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Mar 23 2014

HOWTO: Color Code Sections for Powershell scripts in PowerGUI

Note: The following was tested with PowerGUI 3.8.0.129.

As I have gotten more confident with Powershell, my scripts have grown longer and longer. I use PowerGUI as my IDE of choice and I have been quite happy with it. One of the problems I’ve increasingly run into however is that as the code grows in length, it becomes harder to visually read and follow the code to pinpoint what you want to work on. I know that Powershell supports the Region/EndRegion commands but that still made it difficult to distinguish one section from another visually. I looked into alternatives but after fairly extensive Google searches was surprised to find on one else commenting on this. I did however find a PowerGUI addon called “Script Colors”. Unfortunately that didn’t offer any configuration for the region command but did discover that this script was just making modifications to an XML configuration file. I then decided I’d see if I couldn’t tackle this myself. Before we delve into how to do this though, let me show you what the end goal is.

The first screenshot below is of the default color scheme in PowerGUI. (Note the code is random gibberish and is there only to fill space for the purposes of this demonstration)

 

Default PowerGUI Color Scheme

 

There is nothing wrong with the above but let me ask you, what does the code above do? Now compare that to the screenshot below of the same code, only formatted differently:

Modified Color Scheme Highlighting Region Sections

 

I think you’ll agree that the second screen is much easier to read and identify what is happening as well as find the section of code you wish to modify when making modifications. So, how can you do this for yourself:

  • Open your text editor of choice (I use Notepad2) as an administrator and open the file C:\Program Files(x86)\PowerGUI\PowershellSyntax.xml

    Under the <Styles> section,

  • add two new entries (Starts around line 70)

<Style Key=”RegionStyle” Bold=”1″ BackColor=”#e0e0e0″/>
<Style Key=”RegionEndStyle” Bold=”1″ BackColor=”#FBFBFB”/>

  • Scroll down to around line 258 and change the Style sections to apply the formatting you created above

        <State Key=”RegionTagCommentState” TokenKey=”RegionTagDefaultToken” Style=”RegionStyle“>

                <!– Scopes –>

                <Scopes>

                    <Scope>

                        <ExplicitPatternGroup Type=”StartScope” TokenKey=”OpenRegionTag” TokenID=”60″ Style=”RegionStyle” PatternValue=”#region” LookBehind=”{LineTerminatorMacro}({WhitespaceMacro})*|\A({WhitespaceMacro})*” />

                        <RegexPatternGroup Type=”EndScope” TokenKey=”OpenRegionTagEndToken” TokenID=”14″ PatternValue=”{LineTerminatorMacro}” />

                    </Scope>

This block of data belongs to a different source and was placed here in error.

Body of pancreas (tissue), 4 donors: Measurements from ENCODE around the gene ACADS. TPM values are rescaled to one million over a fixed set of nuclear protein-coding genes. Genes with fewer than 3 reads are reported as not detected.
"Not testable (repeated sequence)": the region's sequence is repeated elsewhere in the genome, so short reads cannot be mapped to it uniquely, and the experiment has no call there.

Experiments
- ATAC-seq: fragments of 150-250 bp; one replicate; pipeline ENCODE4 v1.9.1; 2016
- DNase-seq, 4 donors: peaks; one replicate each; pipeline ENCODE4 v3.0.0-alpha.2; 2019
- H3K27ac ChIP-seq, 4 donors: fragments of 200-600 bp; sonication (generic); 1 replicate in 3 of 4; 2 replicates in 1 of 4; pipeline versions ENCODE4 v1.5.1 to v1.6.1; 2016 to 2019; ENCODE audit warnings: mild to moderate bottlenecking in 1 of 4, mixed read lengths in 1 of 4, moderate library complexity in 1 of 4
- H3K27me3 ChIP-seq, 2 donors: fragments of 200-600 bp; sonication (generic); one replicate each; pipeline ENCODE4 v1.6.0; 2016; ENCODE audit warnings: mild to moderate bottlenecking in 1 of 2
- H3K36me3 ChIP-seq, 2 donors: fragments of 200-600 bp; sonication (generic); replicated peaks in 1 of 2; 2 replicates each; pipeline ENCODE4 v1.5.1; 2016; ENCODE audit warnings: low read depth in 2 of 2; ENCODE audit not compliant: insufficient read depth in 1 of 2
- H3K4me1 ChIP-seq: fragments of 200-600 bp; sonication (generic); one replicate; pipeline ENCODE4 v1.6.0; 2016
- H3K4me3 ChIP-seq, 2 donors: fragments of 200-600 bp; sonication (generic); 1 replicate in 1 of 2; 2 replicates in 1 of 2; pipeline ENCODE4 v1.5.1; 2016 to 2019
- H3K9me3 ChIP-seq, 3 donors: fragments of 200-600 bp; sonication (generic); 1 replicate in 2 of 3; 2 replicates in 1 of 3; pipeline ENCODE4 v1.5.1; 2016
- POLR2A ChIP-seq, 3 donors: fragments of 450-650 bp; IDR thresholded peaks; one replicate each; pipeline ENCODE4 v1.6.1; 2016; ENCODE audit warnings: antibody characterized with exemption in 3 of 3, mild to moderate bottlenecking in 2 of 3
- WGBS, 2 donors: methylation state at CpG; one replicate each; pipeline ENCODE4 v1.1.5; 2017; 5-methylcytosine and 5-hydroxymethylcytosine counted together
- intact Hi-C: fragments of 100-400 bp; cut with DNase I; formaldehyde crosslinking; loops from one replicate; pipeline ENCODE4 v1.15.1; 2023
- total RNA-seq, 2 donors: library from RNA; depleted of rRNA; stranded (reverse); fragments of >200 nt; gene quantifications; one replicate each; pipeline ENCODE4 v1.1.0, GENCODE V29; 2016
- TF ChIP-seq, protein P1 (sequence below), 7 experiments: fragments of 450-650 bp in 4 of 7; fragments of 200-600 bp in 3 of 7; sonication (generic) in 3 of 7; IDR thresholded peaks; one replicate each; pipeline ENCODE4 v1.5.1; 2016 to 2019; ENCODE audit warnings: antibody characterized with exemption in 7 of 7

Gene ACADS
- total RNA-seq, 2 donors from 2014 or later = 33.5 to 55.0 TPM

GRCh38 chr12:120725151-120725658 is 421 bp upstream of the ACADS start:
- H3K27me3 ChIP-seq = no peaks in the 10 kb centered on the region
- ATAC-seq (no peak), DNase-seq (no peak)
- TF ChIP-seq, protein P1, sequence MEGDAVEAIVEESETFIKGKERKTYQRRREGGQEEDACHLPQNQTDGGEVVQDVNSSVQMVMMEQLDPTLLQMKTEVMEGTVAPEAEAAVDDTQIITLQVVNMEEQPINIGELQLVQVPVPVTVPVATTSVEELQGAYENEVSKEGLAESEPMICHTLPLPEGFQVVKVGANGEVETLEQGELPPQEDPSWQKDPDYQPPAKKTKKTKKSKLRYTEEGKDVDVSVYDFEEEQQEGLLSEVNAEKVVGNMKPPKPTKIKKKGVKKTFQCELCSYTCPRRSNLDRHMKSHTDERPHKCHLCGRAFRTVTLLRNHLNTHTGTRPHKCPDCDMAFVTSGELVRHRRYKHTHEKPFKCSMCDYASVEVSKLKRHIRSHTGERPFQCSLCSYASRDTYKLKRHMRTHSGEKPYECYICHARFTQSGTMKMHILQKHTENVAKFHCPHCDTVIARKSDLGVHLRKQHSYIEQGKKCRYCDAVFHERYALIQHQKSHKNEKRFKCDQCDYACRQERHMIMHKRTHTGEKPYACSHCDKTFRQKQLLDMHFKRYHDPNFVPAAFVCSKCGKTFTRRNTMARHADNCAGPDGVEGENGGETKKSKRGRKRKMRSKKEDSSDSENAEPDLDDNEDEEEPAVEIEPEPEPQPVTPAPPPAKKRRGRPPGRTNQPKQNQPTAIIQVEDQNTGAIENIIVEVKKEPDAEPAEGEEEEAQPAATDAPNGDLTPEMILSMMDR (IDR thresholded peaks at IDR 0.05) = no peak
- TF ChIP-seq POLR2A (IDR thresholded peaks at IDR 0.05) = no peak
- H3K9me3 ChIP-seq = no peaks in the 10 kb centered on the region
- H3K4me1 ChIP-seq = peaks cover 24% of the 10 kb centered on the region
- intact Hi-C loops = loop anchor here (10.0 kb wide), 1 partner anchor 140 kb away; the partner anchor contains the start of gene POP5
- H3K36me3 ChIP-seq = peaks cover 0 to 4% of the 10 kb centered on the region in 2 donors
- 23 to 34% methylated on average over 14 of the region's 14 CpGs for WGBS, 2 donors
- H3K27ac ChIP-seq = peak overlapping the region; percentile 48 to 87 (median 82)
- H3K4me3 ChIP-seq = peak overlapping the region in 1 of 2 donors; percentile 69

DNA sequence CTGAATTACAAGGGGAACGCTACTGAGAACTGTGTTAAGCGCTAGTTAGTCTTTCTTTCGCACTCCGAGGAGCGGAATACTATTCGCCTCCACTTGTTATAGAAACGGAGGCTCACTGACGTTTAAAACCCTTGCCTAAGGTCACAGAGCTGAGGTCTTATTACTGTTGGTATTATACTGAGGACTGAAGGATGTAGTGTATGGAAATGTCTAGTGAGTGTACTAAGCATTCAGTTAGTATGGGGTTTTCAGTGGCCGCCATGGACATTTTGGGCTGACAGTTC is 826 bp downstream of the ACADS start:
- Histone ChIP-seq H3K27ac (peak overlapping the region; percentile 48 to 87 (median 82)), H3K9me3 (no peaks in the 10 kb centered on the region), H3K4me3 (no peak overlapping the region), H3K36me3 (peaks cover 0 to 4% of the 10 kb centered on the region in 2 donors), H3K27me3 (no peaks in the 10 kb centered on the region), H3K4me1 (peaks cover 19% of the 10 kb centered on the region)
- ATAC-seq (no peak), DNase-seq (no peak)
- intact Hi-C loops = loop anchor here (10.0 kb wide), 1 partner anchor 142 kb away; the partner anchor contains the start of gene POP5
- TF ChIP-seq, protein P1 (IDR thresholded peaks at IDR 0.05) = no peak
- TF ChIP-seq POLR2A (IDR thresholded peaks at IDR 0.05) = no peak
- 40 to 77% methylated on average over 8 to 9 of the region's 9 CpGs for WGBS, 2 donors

</Scopes>

                <!– Pattern Groups –>

                <PatternGroups>

                    <RegexPatternGroup TokenKey=”RegionCommentToken” TokenID=”61″ PatternValue=”{NonLineTerminatorMacro}+” />

                </PatternGroups>

            </State>

            <!– EndRegionTagCommentState State –>

            <State Key=”EndRegionTagCommentState” TokenKey=”RegionTagDefaultToken” Style=”RegionEndStyle“>

                <!– Scopes –>

                <Scopes>

                    <Scope>

                        <ExplicitPatternGroup Type=”StartScope” TokenKey=”CloseRegionTag” TokenID=”62″ Style=”RegionEndStyle” PatternValue=”#endregion” LookBehind=”{LineTerminatorMacro}({WhitespaceMacro})*|\A({WhitespaceMacro})*” />

                        <RegexPatternGroup Type=”EndScope” TokenKey=”EndRegionTagEndToken” TokenID=”15″ PatternValue=”{LineTerminatorMacro}” />

                    </Scope>

                </Scopes>

                <!– Pattern Groups –>

                <PatternGroups>

                    <RegexPatternGroup TokenKey=”RegionCommentToken” TokenID=”61″ PatternValue=”{NonLineTerminatorMacro}+” />

                </PatternGroups>

            </State>

 

  • Restart PowerGUI

 

One last thing to be aware of. I wasn’t able to find a way to automatically highlight the entire line as you see in the screenshot above. It’s using Regex and there are Whitespace parameters but if there is a combination that will work, I couldn’t find it. So instead I went the low tech route: I pressed tab a bunch of times after the #region tag to fill in the background color for that line. Since you don’t make many of these and once you do you don’t change them, this was an acceptable compromise for me.  But if you do figure out how to make the background color apply to the entire line and not just to the present text, please tell me how.

Hope you find this useful.

 

 

 

 

 

 

 

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